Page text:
Thursday, April 02, 2009

Changing local travel habits and other knotty problems

After the Eucharist this lunchtime, I had to leave in haste to arrive at the Castle just in time for the second meeting of the Transport, Public Realm and Wayfinding sub-group of the Countdown 2009 process. I had managed to fulfil my small task from the last meeting, and report on the various Sunday start times of the various worshipping groups in the City centre. Many people coming into town use cars because they feel they can't rely on public transport to get them there in time.

Sunday transport services are not the same as the other days of the week, despite Sunday now being a trading day. We changed the time of our main service from 9.30 to 10.00am, and have seen a sustained increase in attendance because a few more people have found they can now use buses. The increase of buses is geared up to the later shop opening hours. Fine.

Long term City policy is to encourage short term useage of city centre parking, by pricing and time regulation, to suit shoppers, not workers. Sunday workers will tend to use their cars to come in and stay all day, unless public transport and/or Park & Ride allows them to arrive ahead of opening hours to prepare for the day, and is more cost effective than parking in town.

Those who come in for worship may not stay as long as the average shopper. Many of them would prefer to travel in by public transport, as many are bus pass holders - if only buses delivered people consistently and early enough where they want to be ahead of the start of services. The City wants to reduce congestion around the centre, and reducing the need to use the car with timely transport 7/7 not 6/7 has to be part of the answer. The 'no demand at present' responders worry over costs, and don't look at how to influence essential future developments to benefit everyone.

I made my little report and attempted to say that earlier services wasn't just a Faith Group issue, but concerned all who needed to get in early, whose habits of transport were determined by need not being met. Getting lots of people to make the switch, even if there are better services, will not be easy because old habits die hard, but efforts must be made in promotion and incentives to make changes of habit possible.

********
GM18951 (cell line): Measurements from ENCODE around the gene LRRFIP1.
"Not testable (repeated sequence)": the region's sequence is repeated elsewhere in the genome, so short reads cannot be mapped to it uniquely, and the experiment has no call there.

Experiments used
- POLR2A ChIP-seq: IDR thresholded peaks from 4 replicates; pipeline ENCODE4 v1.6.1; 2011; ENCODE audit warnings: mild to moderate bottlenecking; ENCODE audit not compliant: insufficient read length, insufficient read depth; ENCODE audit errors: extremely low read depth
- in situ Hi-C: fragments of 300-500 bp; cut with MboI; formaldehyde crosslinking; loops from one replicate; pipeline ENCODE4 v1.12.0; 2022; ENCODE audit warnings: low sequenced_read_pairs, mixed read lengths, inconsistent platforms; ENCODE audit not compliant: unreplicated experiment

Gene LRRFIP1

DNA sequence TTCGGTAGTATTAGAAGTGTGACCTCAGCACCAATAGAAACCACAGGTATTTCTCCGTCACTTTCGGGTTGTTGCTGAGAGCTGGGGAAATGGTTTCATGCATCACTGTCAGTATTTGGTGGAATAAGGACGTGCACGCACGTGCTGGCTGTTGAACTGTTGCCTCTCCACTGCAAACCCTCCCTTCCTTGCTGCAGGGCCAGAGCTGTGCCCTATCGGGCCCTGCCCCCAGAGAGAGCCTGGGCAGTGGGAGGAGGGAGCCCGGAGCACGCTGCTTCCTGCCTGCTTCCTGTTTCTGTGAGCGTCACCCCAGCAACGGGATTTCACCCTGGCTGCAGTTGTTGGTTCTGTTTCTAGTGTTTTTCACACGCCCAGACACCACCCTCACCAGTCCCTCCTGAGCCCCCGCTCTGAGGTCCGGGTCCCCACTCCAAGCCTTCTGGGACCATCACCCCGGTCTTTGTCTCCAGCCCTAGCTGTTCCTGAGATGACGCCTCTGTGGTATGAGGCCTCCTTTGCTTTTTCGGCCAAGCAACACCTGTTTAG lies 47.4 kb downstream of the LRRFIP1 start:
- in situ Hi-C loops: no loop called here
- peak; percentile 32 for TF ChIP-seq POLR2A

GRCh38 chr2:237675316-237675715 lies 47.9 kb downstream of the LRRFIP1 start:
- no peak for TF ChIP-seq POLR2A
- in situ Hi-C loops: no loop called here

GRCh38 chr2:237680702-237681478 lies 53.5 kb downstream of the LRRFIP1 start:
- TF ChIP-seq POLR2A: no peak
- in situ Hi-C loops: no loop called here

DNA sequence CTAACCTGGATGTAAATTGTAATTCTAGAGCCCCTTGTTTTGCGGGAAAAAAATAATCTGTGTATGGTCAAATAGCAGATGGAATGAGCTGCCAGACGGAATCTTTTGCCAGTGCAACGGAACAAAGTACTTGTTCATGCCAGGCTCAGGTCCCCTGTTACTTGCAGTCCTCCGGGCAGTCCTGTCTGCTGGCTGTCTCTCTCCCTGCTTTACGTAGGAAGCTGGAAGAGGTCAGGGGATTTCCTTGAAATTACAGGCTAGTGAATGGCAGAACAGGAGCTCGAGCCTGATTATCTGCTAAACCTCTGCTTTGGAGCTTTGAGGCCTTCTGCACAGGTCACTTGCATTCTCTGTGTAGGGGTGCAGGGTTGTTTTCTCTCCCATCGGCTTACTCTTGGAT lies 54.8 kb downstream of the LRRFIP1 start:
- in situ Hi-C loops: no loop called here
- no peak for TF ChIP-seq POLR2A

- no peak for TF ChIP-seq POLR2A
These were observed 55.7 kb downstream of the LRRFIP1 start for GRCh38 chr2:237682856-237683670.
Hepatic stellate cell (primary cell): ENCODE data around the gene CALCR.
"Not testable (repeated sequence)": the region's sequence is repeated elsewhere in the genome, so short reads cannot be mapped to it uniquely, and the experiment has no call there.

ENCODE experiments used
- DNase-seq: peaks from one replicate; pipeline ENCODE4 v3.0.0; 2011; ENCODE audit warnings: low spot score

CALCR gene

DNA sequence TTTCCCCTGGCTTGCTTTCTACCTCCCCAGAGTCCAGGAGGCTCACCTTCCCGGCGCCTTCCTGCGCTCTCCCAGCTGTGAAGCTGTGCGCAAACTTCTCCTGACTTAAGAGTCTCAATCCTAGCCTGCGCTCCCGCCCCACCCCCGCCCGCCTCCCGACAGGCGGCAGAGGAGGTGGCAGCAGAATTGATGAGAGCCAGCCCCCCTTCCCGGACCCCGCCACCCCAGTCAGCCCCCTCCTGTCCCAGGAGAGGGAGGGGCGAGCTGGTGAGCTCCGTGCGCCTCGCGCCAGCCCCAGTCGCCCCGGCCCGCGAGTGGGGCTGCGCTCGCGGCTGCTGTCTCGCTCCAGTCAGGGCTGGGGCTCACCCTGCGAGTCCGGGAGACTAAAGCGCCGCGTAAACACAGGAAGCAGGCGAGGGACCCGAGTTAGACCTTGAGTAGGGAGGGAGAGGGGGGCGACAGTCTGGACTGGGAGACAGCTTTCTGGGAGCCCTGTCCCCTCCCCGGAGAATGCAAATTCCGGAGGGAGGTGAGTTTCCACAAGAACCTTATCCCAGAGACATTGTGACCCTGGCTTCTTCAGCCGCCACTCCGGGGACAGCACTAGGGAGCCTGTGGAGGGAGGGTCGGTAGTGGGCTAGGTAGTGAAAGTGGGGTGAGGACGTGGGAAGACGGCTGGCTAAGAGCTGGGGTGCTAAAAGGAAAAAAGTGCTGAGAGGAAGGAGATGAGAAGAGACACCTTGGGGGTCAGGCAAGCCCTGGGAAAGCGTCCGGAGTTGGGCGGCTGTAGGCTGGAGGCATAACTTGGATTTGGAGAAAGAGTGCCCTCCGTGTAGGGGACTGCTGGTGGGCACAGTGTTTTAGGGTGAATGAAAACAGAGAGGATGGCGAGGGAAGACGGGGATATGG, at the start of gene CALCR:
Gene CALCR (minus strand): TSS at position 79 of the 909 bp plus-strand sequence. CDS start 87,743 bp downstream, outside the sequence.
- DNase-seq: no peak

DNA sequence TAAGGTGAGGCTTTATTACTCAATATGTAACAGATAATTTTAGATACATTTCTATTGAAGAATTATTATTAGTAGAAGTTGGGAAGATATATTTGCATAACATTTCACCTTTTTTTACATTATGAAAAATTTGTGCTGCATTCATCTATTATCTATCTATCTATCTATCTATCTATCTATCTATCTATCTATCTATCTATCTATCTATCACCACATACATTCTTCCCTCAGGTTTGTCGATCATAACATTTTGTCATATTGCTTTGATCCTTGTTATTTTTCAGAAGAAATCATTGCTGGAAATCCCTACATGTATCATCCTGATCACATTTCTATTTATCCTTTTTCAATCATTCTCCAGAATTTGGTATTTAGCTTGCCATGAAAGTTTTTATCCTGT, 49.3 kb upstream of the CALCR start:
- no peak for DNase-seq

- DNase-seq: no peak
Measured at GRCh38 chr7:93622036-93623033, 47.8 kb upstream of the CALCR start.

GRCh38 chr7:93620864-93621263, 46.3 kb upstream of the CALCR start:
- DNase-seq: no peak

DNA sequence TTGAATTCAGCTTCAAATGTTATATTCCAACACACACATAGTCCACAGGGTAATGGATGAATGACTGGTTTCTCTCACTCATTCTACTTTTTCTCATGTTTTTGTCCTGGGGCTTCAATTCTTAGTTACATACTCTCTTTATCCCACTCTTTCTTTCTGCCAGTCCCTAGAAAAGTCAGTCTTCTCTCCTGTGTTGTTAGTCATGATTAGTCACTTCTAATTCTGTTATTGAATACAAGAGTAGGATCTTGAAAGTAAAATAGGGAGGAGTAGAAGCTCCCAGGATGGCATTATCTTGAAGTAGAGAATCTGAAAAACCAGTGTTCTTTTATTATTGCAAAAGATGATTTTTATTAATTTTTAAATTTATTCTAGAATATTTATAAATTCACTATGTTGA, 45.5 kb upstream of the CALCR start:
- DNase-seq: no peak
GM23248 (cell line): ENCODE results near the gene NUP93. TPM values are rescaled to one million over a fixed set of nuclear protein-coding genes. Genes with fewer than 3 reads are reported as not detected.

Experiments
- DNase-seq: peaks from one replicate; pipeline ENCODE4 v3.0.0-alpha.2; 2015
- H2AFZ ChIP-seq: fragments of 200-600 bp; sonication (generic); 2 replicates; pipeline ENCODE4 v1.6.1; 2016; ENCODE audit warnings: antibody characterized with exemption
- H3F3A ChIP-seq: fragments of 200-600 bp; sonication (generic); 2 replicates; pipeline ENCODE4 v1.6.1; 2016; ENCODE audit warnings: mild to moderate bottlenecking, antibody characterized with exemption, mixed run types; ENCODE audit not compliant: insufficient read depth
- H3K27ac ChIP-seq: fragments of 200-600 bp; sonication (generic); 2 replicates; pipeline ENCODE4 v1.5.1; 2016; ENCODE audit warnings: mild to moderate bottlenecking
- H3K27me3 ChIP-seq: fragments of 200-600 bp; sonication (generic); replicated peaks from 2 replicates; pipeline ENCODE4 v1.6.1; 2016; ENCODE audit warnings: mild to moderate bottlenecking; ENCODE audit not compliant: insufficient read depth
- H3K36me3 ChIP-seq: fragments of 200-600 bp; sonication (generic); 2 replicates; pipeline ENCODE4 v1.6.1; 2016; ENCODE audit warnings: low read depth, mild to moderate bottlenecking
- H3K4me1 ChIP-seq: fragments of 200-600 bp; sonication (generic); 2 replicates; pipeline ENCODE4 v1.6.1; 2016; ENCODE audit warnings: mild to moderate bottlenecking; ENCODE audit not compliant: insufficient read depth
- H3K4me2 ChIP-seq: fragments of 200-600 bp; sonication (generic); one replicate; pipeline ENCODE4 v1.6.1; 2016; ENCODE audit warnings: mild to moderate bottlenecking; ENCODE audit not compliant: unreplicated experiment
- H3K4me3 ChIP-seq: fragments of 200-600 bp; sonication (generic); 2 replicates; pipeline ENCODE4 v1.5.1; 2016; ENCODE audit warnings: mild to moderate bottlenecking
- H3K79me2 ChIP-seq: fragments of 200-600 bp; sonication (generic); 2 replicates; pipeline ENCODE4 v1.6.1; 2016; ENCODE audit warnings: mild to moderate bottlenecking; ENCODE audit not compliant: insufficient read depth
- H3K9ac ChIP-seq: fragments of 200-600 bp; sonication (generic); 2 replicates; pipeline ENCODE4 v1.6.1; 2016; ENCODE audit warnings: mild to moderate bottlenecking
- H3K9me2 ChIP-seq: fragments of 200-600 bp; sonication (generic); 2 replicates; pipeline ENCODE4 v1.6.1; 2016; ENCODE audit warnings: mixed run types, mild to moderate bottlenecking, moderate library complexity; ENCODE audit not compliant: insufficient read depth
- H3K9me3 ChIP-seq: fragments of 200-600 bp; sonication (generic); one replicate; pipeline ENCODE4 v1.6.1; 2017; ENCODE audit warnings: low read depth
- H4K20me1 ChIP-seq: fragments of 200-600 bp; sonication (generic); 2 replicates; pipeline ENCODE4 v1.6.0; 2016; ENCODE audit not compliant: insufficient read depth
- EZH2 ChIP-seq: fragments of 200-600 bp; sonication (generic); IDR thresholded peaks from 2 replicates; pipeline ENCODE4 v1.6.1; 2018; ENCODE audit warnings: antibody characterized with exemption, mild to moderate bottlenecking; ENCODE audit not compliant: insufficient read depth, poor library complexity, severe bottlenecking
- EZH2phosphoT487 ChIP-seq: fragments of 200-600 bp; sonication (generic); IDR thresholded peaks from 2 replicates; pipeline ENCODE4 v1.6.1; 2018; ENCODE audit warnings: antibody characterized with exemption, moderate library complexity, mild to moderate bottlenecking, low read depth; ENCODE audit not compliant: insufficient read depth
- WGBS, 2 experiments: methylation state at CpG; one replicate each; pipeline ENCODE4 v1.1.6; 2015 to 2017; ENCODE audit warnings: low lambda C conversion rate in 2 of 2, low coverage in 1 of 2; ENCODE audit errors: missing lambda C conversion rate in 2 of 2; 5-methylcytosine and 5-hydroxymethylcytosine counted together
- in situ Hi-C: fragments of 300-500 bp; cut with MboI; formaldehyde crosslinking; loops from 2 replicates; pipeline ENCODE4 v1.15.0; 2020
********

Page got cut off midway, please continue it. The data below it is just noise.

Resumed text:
Questions about cleansing in relation to public transport came up as well. It seems to me that everyone who should make proper provision, whether on the streets or in bus and train stations and on vehicles makes the effort, but the outcome is still far from satisfactory. Like running in front of an avalanche - of rubbish. I just had to pitch in and say that were were failing because there were no curbs on producers of rubbish, the careless consumers on the one hand, and those who supply them - fast food joints and convenience stores - on the other.

More bins, more sweepers - these are not preventative measures. Yet everyone goes quiet and looks down if you start talking about sanctions or enforcement - except the people not at the meeting, who labour daily with the problem of the credibility gap generated between the messages the city gives out and the mess that never quite goes away.

I was surprised to learn that 1900 vehicles are licensed for private hire i.e. taxis, across the city, yet there are only 70 (was it really only 70?) spaces for them to occupy legally while waiting for fares throughout the centre. There are so many problems, because not all taxi drivers will accept passengers going too short, or too long a distance. They aren't supposed to pick and choose, but they do, and often won't take a short distance ride, because they don't want to lose their taxi rank place and have to queue again for a more lucrative job. Now that's a headache for someone to sort out. There's a big meeting of all interested parties, hosted at Central Police station tomorrow. I'd love to be there but can't.

I also learned Cardiff in-town vehicle performance at traffic lights is slower than the national average, and this contributes to congestion. It could be linked, so it was said, to signage being poor or badly placed, leading to slower responses as people work out how to get where they want to go, even if they aren't first time visitors with lie-ing sat-navs.

After the meeting I had time on my hands before a wedding rehearsal, so I spent some time clearing rubbish from the various locked churchyard gardens - first find the right keys, then a bag, then get to work, picking up, and fighting back anger at the evidence of six-packs demolished on the street outside and tossed over the fence, when even leaving them on the pavement would get them swept away within hours. Some of that stuff has been there since before Lent. I'm glad I got aorund to it at last.

Sister Wendy showed up to talk with Philip about the vigil event she is planning for Good Friday evening at St John's, just as my wedding rehearsal was starting. This was a stroke of good fortune, as I was able to tell her about the taxi meeting tomorrow, knowing she has a keen interest in 'taxi justice' because of her experience among clubbers.

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